Aside from the lack of sand, the desert trek was everything I hoped it would be and more. It was definitely worth the trip to Jaisalmer and I highly recommend trying it for yourself.

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Having just 5 weeks in India, I opted to visit fewer places and spend more time in each rather than burn travel time trying to see as much of the subcontinent as possible. The area I wanted to spend the most time in was the “Land of Kings” Rajasthan. Coming from Varanasi, logistics made it most convenient to start my Rajasthani experience in the capital, Jaipur.

A ginger guy from Copenhagan was on the train with me from Varanasi and told tales of the wonderland that is Christiania. We had similar intentions for Rajasthan and joined forces for the next leg of our journeys. Resisting solicitations for lodging from “helpful” locals aboard the train, we ended up at Tony’s Guest House; it turned out to be a great home base to make the most out of Jaipur.

Tony is an older man with a big heart and hospitality at his core. The accommodations were standard for India, but the atmosphere was world class. Outside of the iconic Hawa Mahal, The Pink City isn’t teaming with things to see and do. The guest house had a hammock-equipped rooftop lounge that offered a prime view of the bustling city in the middle of nowhere, as well as free morning yoga.

Whether Hindu or Muslim, religion dominates India. Tony does not buy into the mainstream and introduced me to his spiritual leader, Baba Ji. One evening, we loaded into Tony’s van and made the trek to Baba Ji’s compound nearly an hour out of town. It was something out of a Hollywood studio. Set on a hilltop overlooking an arid wasteland, I felt as if I had arrived at a Southwest Asian tribal leader’s fiefdom; in a way, I had.

The new Lexus SUV in the driveway was a stark contrast to its bare, rugged surroundings. It was Baba Ji’s new ride and intended to lift his spirits after recent heart trouble. Apparently, Baba Ji has a penchant for smoke, drink, and unhealthy food that led to his decline in wellness. He was confined to his room and there was a host of followers who attended to him and facilitated visits. We were offered a bhang beverage while meeting the people occupying the compound in wait of our visit with their leader.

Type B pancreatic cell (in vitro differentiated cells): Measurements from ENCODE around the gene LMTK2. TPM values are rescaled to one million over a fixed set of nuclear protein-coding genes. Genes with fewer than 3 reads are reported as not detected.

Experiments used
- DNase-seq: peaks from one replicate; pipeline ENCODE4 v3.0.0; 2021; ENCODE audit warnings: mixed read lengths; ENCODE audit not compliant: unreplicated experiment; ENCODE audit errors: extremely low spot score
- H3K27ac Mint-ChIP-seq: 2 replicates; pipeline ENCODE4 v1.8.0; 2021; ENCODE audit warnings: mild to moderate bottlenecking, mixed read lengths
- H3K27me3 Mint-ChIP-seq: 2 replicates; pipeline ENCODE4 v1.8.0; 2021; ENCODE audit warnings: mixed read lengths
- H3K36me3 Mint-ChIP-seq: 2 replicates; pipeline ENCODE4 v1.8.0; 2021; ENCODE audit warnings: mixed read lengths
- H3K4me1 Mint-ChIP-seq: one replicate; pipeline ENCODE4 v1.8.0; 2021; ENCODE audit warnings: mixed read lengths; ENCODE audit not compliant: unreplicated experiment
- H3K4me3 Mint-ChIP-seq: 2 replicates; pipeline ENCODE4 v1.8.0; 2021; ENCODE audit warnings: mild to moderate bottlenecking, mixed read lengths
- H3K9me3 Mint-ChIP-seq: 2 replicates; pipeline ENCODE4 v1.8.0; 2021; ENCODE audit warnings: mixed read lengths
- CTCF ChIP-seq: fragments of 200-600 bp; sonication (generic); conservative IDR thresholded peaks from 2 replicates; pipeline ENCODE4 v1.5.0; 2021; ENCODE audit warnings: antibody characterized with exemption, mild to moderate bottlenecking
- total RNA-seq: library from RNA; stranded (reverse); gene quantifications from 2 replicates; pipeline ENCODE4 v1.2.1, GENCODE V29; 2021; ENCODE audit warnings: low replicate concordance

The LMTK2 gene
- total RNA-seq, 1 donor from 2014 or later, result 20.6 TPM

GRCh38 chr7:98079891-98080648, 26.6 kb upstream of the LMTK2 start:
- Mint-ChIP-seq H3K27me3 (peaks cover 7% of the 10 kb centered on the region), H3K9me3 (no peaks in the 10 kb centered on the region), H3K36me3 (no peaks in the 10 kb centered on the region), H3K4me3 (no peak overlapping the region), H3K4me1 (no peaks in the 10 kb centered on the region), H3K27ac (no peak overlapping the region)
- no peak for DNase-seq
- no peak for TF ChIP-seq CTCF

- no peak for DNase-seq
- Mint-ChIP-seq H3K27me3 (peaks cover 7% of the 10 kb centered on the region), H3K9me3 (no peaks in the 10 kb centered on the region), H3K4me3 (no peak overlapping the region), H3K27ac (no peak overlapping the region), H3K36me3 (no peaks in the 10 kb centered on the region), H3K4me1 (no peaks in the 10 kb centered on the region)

When it was my turn, I joined Tony and we were taken to Baba Ji. Lazing on his bed, Baba Ji’s gray dreadlocks reached his feet. He was a true mystic, full of the insight, wisdom, and intensity that fits a person of his role. We had a brief, positive, and cryptic exchange. It seemed like our conversation could easily have taken place in a time long ago, but when he pressed his electronic service button to summon an attendant, I remembered that the 21st century had arrived.

Following our time with their leader, we joined the rest of the men on the roof. In all there were about 20 men there, some of them stay for long stretches of time and others, like Tony, visit frequently. They were gathered in a circle around a fire talking and smoking a chillum. My traveling partner so impressed the group with his chillum hitting abilities that they presented him with one of Baba Ji’s chillums. It was quite the honor. We ate with the group and returned to Tony’s Guest House.

While staying in Jaipur we also made the day trip to Ranthambhore National Park, which is supposed to be one of the best places to see wild tigers. There were no tigers around on the day we were there, but it was worth taking the chance to see my favorite land animal in the wild and a cool wildlife refuge.